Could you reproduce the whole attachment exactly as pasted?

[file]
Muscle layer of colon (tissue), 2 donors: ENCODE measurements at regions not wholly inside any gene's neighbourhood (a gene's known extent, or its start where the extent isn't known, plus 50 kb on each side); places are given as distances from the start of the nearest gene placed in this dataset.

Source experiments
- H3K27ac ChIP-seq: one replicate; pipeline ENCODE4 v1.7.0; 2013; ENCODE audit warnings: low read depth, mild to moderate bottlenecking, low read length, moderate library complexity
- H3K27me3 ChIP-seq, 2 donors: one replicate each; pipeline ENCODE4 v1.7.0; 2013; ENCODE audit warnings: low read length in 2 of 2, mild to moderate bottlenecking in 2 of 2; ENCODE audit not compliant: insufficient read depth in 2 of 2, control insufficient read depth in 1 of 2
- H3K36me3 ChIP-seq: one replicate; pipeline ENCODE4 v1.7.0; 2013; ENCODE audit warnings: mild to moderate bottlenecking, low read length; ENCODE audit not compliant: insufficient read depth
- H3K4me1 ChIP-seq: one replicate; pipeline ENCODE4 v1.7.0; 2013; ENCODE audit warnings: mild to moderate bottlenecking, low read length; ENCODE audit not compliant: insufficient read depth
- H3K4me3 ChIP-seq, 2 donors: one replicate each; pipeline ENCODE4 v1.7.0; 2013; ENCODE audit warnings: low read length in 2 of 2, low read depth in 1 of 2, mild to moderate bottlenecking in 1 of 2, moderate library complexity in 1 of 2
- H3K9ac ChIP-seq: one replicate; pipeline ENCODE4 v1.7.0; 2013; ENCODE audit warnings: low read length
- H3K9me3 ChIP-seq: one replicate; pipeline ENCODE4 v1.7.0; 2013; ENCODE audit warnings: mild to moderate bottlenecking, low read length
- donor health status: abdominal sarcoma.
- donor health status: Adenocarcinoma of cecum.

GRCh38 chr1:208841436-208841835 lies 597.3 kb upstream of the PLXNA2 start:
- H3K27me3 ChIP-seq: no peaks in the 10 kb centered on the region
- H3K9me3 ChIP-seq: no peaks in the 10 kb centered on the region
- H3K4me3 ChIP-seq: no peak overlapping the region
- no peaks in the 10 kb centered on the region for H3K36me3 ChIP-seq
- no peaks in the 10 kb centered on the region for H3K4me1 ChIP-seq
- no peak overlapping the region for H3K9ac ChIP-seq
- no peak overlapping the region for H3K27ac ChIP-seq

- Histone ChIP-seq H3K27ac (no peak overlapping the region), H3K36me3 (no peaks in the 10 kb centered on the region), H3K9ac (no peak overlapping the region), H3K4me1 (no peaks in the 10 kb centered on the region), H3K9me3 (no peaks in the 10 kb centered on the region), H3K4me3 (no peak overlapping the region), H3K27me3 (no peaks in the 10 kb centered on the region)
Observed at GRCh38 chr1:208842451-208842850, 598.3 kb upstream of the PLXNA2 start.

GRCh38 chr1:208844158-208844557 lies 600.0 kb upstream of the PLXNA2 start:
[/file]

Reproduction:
Muscle layer of colon (tissue), 2 donors: ENCODE measurements at regions not wholly inside any gene's neighbourhood (a gene's known extent, or its start where the extent isn't known, plus 50 kb on each side); places are given as distances from the start of the nearest gene placed in this dataset.

Source experiments
- H3K27ac ChIP-seq: one replicate; pipeline ENCODE4 v1.7.0; 2013; ENCODE audit warnings: low read depth, mild to moderate bottlenecking, low read length, moderate library complexity
- H3K27me3 ChIP-seq, 2 donors: one replicate each; pipeline ENCODE4 v1.7.0; 2013; ENCODE audit warnings: low read length in 2 of 2, mild to moderate bottlenecking in 2 of 2; ENCODE audit not compliant: insufficient read depth in 2 of 2, control insufficient read depth in 1 of 2
- H3K36me3 ChIP-seq: one replicate; pipeline ENCODE4 v1.7.0; 2013; ENCODE audit warnings: mild to moderate bottlenecking, low read length; ENCODE audit not compliant: insufficient read depth
- H3K4me1 ChIP-seq: one replicate; pipeline ENCODE4 v1.7.0; 2013; ENCODE audit warnings: mild to moderate bottlenecking, low read length; ENCODE audit not compliant: insufficient read depth
- H3K4me3 ChIP-seq, 2 donors: one replicate each; pipeline ENCODE4 v1.7.0; 2013; ENCODE audit warnings: low read length in 2 of 2, low read depth in 1 of 2, mild to moderate bottlenecking in 1 of 2, moderate library complexity in 1 of 2
- H3K9ac ChIP-seq: one replicate; pipeline ENCODE4 v1.7.0; 2013; ENCODE audit warnings: low read length
- H3K9me3 ChIP-seq: one replicate; pipeline ENCODE4 v1.7.0; 2013; ENCODE audit warnings: mild to moderate bottlenecking, low read length
- donor health status: abdominal sarcoma.
- donor health status: Adenocarcinoma of cecum.

GRCh38 chr1:208841436-208841835 lies 597.3 kb upstream of the PLXNA2 start:
- H3K27me3 ChIP-seq: no peaks in the 10 kb centered on the region
- H3K9me3 ChIP-seq: no peaks in the 10 kb centered on the region
- H3K4me3 ChIP-seq: no peak overlapping the region
- no peaks in the 10 kb centered on the region for H3K36me3 ChIP-seq
- no peaks in the 10 kb centered on the region for H3K4me1 ChIP-seq
- no peak overlapping the region for H3K9ac ChIP-seq
- no peak overlapping the region for H3K27ac ChIP-seq

- Histone ChIP-seq H3K27ac (no peak overlapping the region), H3K36me3 (no peaks in the 10 kb centered on the region), H3K9ac (no peak overlapping the region), H3K4me1 (no peaks in the 10 kb centered on the region), H3K9me3 (no peaks in the 10 kb centered on the region), H3K4me3 (no peak overlapping the region), H3K27me3 (no peaks in the 10 kb centered on the region)
Observed at GRCh38 chr1:208842451-208842850, 598.3 kb upstream of the PLXNA2 start.

GRCh38 chr1:208844158-208844557 lies 600.0 kb upstream of the PLXNA2 start: